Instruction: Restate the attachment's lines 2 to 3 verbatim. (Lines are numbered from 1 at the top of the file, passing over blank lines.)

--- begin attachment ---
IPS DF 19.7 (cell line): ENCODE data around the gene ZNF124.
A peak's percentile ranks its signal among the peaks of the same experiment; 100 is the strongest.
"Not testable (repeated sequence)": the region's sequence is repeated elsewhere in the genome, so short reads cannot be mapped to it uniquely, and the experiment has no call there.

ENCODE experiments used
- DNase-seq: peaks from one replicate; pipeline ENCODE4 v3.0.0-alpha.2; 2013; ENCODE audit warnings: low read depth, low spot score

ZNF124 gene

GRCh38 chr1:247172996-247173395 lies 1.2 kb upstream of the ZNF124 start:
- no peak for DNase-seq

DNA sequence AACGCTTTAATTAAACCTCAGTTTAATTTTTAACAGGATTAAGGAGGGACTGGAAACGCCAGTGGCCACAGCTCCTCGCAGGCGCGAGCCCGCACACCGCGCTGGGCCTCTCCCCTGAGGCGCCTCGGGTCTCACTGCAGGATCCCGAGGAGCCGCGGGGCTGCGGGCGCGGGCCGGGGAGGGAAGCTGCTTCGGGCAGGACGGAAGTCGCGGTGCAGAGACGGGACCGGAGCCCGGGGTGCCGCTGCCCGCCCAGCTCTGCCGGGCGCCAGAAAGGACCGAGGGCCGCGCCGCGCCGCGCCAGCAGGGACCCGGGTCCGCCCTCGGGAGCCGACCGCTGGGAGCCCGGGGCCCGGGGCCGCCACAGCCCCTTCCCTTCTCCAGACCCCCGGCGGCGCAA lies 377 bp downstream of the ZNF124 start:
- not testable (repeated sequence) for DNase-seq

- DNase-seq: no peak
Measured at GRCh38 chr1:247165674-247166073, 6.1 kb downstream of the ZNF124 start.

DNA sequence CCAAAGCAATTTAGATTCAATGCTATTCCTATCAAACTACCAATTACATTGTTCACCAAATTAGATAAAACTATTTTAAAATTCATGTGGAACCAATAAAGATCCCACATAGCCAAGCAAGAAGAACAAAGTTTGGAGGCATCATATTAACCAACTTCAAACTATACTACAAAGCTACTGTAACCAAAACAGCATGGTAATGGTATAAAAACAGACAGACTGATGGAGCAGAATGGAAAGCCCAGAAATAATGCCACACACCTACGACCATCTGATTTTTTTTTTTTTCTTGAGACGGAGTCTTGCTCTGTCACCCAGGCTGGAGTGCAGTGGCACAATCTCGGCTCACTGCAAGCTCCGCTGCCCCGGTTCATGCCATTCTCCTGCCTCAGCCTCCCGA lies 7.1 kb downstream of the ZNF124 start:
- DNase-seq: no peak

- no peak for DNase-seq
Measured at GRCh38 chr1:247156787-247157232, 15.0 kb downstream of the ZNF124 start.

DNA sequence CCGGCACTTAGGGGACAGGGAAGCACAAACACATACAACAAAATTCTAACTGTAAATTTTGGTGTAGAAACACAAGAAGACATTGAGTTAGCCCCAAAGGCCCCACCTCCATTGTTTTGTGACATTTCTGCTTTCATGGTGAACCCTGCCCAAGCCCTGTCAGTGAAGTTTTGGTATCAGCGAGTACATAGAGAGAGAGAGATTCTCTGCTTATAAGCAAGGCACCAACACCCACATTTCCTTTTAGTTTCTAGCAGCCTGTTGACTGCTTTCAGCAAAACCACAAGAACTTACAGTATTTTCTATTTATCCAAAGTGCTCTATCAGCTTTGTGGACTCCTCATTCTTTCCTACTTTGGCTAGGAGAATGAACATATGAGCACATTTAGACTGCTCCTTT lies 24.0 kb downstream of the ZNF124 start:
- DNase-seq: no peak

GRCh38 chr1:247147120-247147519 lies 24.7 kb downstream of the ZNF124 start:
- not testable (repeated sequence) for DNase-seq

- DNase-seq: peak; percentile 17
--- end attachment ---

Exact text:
A peak's percentile ranks its signal among the peaks of the same experiment; 100 is the strongest.
"Not testable (repeated sequence)": the region's sequence is repeated elsewhere in the genome, so short reads cannot be mapped to it uniquely, and the experiment has no call there.